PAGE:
Columns

Paul O’Connor: What Goes Around…

RALEIGH – It was unclear if the dismissive remark was aimed at me or at my column of the day before. “Naïve,” the new Senate president pro tem, the late Sen. Henson Barnes, D-Wayne, said at the Senate chamber’s press table in January 1989. I didn’t take it personally but I do relish, years later, that the column correctly warned,…


Paul O’Connor: Would Tax Cut Be Permanent?

RALEIGH – It should come as no surprise to anyone that things are not always what they seem in politics. A state Senate-passed bill calling for a constitutional amendment to cap the personal income tax is one such thing. Should it pass the House, a hot debate of benefits and consequences would certainly precede a November 2018 referendum. Unfortunately, the…


Paul O’Connor: Losing A Colleague

RALEIGH –- My heart isn’t in this. A month ago, I walked away from this column, leaving it in the most capable hands of Mark Binker, a 43-year-old veteran old-school journalist who was as smart and dedicated as they come. Then Mark died Saturday morning. A great husband, a great dad, a terrific journalist. Gone. My words are inadequate to…


Mark Binker: A Bill That Should Make Newspaper Readers Take Notice

RALEIGH — Friends and readers — lawmakers here in Raleigh are taking a swipe at your local newspaper. Last week, Sen. Trudy Wade, R-Guilford, won committee approval for a bill that would let cities and counties bypass the daily broadsheet or weekly tabloid and post all sorts of public notices — from legal and estate ads to declarations about public…


Rob Christensen: Political Opposites Try Listening to Each Other

For the past year, some of North Carolina’s leading Democrats and Republicans, liberals and conservatives, left-wingers and right-wingers, tried something different. They talked to each other. And I don’t mean they trolled each other on the internet, calling each other pinkos or knuckle-draggers. Under the auspices of Duke University, 30 leaders met five times for all-day sessions featuring civil conversations…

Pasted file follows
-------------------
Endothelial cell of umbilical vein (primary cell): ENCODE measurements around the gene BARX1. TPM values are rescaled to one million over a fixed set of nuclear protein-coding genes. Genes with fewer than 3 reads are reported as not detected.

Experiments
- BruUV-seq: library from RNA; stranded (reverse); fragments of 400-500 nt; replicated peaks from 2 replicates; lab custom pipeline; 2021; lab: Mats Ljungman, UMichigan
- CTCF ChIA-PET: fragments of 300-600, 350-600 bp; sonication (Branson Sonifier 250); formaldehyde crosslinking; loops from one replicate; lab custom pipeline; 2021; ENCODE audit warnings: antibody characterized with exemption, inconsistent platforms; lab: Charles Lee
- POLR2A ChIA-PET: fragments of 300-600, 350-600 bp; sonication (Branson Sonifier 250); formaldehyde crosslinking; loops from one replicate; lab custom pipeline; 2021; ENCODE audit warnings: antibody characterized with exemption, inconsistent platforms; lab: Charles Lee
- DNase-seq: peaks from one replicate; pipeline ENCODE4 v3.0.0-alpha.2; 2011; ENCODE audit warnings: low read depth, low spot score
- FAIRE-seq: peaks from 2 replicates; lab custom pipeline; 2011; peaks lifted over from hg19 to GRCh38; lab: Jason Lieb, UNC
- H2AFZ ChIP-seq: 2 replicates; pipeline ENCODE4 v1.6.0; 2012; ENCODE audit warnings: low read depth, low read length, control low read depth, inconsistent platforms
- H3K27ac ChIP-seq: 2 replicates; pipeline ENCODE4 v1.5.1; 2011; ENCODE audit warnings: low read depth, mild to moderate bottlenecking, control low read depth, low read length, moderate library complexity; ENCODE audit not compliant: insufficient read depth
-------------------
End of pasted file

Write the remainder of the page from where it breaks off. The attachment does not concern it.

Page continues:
Mark Binker: Some Bills Will Never Come Due

RALEIGH — One of the joys of growing up in the 1970s was rotting your brain with Saturday morning cartoons while rotting your teeth with sugary cereal. But darned if they didn’t sneak in some mental nutrition amongst the G.I. Joe ads, like the three-minute ditty on how a bill becomes a law. The cartoon fellow who sang, “I’m just…


Rob Christensen: The Wrong Way to Reform the Courts

This is the story of how two North Carolina legislatures approached court reform — one with prudent professionalism and the other with seat-of-the-pants politics. This is the 50th anniversary of a major overhaul of North Carolina’s court system, essentially creating the modern system of District Courts, Superior Courts and the N.C. Court of Appeals, all run by the newly created…


Mark Binker: Schoolyard Brawl Over Calendar Law Returns to Raleigh

RALEIGH — If you want to pick a fight at the General Assembly in no time flat, just say two little words: school calendar. Debates over a pair of recently vetted House bills that would send students back to their books by mid-August brought back memories of some of the most raucous legislative fights we scruffy media types can recall….


Rob Christensen: Turning Potholes Into Hot-Button Issues

During the middle of the last century, there was a reform effort in North Carolina to depoliticize municipal government, removing power from the old ward bosses and making city government more businesslike. That is when most cities instituted the council-manager form of government in an effort to place the day-to-day running of City Hall in the hands of trained professionals….


Mark Binker: Confirmation Conflict No Showstopper So Far

RALEIGH — It was supposed to be the best show in Raleigh without a cover charge or two-drink minimum. For the first time in North Carolina’s history, lawmakers would summon the folks a governor appointed to run his cabinet departments and pass judgment on whether they were fit to steer the ship of state. Of course, Gov. Roy Cooper noticed…